Steve lay curled up on the ground, coughing and trying to catch his breath. I've set a new record for myself, he thought wryly. That's the second time in less than 24 hours that I've been physically thrown out of a building. He lay there contemplating the ground for several minutes, until he felt he could stand up. Then he slowly got to his feet and glared at the mansion door. Beth was right. Her father was an asshole.

Steve walked back to his car and thought about things. Trying to make Westlake see reason had been a royal failure. His wife seemed more hopeful, but he would never be able to speak to her alone. And she couldn't sign over the rights to a song her husband owned anyway. Steve remembered the last glimpse he had of Beth's face just before he left. She looked so sad and hopeless. There had to be something he could do! Maybe he could offer Ozzy more money if he'd give up on owning the song. But how? His entire savings came to less than $3,000. Even if he sold everything he owned, he would only have half of the $10,000 Ozzy wanted. And he would have to offer much more than that to get him to give up the song. Maybe twice what he was asking. Steve ran a hand through his hair in his habitual expression of frustration. He had to get Beth out of there. There had to be a way! Suddenly, Steve got an idea. Maybe he could take out a loan. It would take some convincing, but it might work. It had to work!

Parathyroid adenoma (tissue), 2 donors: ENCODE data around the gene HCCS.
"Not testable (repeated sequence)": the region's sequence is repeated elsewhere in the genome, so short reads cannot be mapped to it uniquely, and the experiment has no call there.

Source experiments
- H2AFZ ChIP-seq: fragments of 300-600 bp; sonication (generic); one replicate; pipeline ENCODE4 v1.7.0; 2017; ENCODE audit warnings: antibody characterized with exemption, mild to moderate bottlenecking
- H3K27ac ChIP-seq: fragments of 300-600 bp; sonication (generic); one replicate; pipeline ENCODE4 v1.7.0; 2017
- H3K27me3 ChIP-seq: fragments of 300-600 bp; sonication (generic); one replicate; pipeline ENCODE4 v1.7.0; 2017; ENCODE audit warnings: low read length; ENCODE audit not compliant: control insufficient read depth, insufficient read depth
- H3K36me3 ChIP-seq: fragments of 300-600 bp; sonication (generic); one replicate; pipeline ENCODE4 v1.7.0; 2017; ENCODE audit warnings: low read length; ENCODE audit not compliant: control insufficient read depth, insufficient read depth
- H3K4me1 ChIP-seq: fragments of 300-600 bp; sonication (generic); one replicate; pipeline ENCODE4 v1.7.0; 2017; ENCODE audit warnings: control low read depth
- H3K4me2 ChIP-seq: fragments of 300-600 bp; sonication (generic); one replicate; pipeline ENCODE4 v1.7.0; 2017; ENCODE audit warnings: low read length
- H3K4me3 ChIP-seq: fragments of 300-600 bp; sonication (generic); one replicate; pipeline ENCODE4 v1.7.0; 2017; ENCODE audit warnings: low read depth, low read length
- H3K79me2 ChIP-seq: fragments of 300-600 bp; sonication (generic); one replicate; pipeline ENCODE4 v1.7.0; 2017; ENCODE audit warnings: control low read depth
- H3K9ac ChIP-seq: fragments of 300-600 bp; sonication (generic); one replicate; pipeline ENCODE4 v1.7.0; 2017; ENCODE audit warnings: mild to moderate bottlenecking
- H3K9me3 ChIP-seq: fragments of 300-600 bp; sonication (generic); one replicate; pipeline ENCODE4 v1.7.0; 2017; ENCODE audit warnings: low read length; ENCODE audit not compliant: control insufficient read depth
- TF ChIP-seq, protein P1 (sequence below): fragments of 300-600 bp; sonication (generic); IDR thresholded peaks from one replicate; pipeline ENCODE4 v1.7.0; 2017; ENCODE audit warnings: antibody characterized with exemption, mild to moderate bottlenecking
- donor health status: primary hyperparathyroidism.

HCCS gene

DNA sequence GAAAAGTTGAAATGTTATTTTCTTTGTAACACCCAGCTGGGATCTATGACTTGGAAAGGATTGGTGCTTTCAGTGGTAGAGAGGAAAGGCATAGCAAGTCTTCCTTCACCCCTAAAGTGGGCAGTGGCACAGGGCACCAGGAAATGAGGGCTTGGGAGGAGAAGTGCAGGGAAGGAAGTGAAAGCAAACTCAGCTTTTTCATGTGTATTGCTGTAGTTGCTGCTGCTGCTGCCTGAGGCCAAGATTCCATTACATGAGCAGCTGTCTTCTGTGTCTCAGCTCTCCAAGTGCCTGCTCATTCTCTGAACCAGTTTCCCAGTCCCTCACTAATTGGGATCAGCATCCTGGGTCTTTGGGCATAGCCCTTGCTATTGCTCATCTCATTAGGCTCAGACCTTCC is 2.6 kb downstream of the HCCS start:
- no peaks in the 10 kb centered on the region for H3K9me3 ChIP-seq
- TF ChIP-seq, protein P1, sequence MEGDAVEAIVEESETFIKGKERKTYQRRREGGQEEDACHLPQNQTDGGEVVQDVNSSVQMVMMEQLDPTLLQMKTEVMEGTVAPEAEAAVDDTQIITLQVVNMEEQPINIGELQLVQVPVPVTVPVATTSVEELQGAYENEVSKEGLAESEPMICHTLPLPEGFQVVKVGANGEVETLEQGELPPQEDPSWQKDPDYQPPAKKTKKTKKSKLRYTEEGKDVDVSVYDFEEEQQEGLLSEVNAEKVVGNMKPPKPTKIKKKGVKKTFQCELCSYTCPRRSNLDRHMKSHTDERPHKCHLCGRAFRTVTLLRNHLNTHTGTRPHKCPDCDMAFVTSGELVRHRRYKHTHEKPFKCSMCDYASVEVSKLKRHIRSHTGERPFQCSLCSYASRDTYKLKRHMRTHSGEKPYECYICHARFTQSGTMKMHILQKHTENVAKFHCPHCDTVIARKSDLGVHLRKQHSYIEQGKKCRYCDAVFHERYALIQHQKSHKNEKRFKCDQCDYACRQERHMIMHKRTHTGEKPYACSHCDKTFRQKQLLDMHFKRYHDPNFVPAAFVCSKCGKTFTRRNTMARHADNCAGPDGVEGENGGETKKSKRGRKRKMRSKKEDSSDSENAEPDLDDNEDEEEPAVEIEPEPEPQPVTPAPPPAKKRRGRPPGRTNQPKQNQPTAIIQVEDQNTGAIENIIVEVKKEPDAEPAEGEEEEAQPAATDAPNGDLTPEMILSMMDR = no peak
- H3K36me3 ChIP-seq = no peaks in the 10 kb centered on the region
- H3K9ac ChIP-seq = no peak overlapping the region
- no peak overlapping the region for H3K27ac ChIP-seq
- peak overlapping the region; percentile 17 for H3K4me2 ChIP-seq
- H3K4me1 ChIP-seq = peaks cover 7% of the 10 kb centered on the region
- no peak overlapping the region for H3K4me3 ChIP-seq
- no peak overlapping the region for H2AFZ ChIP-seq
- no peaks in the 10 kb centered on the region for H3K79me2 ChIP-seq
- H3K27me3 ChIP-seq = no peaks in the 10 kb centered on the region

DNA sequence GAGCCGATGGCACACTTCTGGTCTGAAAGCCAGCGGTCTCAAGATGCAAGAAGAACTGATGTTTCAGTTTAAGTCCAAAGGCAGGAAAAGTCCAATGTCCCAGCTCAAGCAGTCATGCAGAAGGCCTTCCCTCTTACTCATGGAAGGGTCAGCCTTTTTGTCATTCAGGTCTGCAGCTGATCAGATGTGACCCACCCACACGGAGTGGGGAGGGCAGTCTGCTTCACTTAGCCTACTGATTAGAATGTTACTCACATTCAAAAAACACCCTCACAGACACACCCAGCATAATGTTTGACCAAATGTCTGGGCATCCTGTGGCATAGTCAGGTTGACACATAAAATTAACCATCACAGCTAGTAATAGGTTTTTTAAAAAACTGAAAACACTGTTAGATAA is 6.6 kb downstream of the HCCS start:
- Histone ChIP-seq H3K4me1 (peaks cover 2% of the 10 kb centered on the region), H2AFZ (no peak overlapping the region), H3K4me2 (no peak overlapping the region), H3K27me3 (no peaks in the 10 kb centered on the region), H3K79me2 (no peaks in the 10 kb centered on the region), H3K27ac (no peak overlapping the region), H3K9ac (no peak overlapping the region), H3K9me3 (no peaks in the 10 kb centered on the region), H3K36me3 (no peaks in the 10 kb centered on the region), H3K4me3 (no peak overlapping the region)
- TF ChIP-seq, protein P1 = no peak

Steve went back to his hotel and exchanged his dusty shirt for a fresh one. He would have preferred to wear a suit, but the auditions had been pretty informal. He'd packed his casual clothes and nothing else. He combed his hair and tied it back neatly. Then he looked in the mirror and shook his head. It was very hard to look respectable when you were wearing tight jeans and a button down, and your face resembled that of a bar fight refugee. How was he going to convince a bank to give him a $20,000 loan? Steve took a deep breath to bolster his courage. He had to try. For Beth's sake, he had to succeed.


By 4:30, a total of nine banks had rejected him. Yet another record, he thought, pulling up to bank number ten. He might have been amused, except that each time someone said no, Beth's chances grew slimmer, and he grew more desperate. If he didn't find someone to help him soon, Beth would die tomorrow. This bank was his last chance. In less than 30 minutes, the banks would close, and his only hope of saving Beth would be gone. He straightened his shirt, fixed his hair again and walked in.